[COLUMN] Time To End Death Penalty

SQ_Lethal_Injection_Room

It’s time to make our justice system more equitable. It’s time to make our justice system less barbaric. It’s time to end the death penalty, in Ohio and nationally.

This was brought home in Ohio on Jan. 16 with the suffocating execution of Dennis McGuire. It took 20 minutes for McGuire to die as he was gasping for breath.

The state used an experimental cocktail of drugs that had never before been used in a lethal injection. It resulted in the state’s fourth botched execution in a decade. And the state, in its wisdom, has five more executions scheduled this year using the same combination of drugs or, perhaps, experimenting with other combinations, essentially using humans as guinea pigs.

Two weeks after the torture of McGuire, U.S. Attorney General Eric Holder announced the federal government would seek the execution of Dzhokhar Tsarnaev, one of the accused bombers at last year’s Boston Marathon where three people were killed and 264 wounded.

I get the desire for retribution. McGuire was convicted of doing horrible things. Tsarnaev is accused of doing horrible things. Does that excuse the government doing a horrible thing?

Two wrongs, the ancient wisdom tells us, does not make a right.

Aside from the moral problem associated with state-sanctioned murder, there are very practical reasons to eliminate the death penalty.

Perhaps the most important is its unequal and arbitrary application.

An October report by the Death Penalty Information Center demonstrates that the death penalty is used largely by 2 percent of the counties in the United States: “Only 2% of the counties in the U.S. have been responsible for the majority of cases leading to executions since 1976. Likewise, only 2% of the counties are responsible for the majority of today’s death row population and recent death sentences.”

Why would a murder in one county in a state merit the death penalty while a murder in another county in the same state not?

The 2 percent statistic is even more troubling when you look at the record in some of those counties, which also have some of the highest reversal rates. For example, Maricopa County in Arizona had four times the number of pending death penalty cases as Los Angeles or Houston on a per capita basis. The district attorney responsible for this aggressive use was recently disbarred for misconduct. During the tenure of one district attorney in New Orleans, four death row inmates were exonerated and freed because of prosecutorial misconduct.

If that does not trouble you, then the number of exonerations nationwide should.

2013 was a record-breaking year with the National Registry of Exonerations recording 87 cases in which innocent convicts were exonerated, some having served many years behind bars.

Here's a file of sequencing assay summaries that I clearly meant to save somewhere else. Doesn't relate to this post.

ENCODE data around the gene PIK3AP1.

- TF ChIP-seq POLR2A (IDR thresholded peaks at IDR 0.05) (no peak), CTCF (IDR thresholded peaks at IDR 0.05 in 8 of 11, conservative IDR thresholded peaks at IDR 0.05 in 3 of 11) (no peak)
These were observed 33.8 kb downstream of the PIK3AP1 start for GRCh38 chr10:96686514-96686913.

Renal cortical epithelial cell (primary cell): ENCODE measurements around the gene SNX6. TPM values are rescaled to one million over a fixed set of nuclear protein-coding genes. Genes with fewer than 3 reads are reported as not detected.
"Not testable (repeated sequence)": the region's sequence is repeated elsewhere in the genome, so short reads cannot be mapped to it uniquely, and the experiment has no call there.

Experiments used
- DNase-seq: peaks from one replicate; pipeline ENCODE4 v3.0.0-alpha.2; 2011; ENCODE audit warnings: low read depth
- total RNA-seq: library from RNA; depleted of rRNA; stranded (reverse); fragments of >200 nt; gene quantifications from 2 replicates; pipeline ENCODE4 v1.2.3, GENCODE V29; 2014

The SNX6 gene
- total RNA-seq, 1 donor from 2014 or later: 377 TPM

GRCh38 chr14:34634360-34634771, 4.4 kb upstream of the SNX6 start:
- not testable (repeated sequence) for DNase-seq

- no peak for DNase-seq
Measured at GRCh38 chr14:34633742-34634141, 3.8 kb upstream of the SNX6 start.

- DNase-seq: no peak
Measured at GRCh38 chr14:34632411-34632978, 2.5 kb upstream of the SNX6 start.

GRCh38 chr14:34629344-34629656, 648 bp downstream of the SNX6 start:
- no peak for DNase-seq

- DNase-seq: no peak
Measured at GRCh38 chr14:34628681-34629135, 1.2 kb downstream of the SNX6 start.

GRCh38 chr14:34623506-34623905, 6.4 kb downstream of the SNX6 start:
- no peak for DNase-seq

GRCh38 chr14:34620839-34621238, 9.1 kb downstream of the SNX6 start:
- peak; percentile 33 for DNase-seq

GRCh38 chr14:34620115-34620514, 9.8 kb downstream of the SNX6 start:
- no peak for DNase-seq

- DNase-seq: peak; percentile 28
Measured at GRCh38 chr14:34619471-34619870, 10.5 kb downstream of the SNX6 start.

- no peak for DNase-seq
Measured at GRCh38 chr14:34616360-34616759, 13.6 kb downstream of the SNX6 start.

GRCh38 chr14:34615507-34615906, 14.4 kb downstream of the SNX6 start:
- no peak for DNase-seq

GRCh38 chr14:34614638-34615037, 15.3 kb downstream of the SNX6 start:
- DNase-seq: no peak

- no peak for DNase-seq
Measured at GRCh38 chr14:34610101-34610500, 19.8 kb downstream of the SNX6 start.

Since the group began keeping records in 1989, there have been 1,304 exonerations identified through Feb. 3. Of those, 31 percent were in cases where no crime was even committed. The 2013 cases include a man who was sentenced to death 30 years ago. According to the Death Penalty Information Center, Reginald Griffin was the 143rd person exonerated from death row in the United States since 1973.

One can’t avoid the math. It is likely innocent people have been executed.

Then there is the cost.

Despite what many Americans might believe, it actually costs more to execute an inmate than it does to lock them up for life without parole. In Ohio, it costs the state about $25,000 a year for an inmate. Death penalty cases, which can drag on for years, can reach into the millions of dollars. And the decision to expend those millions of dollars often rests with a single person, the prosecuting attorney, who is only answerable to the voters of that county while the costs are often felt by everyone in the state, even those living in counties where the death penalty is never sought.

When a county prosecutor decides to seek the death penalty, he or she alone is deciding whether a few hundred thousand dollars should be spent or millions of dollars should be spent. And if that inmate is already serving a life sentence without parole for some other offense, the decision to spend millions of dollars more just to execute him or her is simply reckless.

Meanwhile, because a growing number of drug companies are refusing to have their drugs used for executions, some states are considering reverting back to the electric chair or firing squads. Who knows, we may soon see hangings on the courthouse lawn. Then we will be even more like the other countries in the world who still kill prisoners, beautiful places such as Iran, North Korea, Saudi Arabia, Somalia, Syria, and Yemen.

More than half the nations on Earth have abolished the death penalty as have 18 states and the District of Columbia. It’s time for the other states and nations to follow suit and end this barbaric practice.

Print Friendly

This entry was posted in Column, Courts, Death Penalty, Justice System. Bookmark the permalink.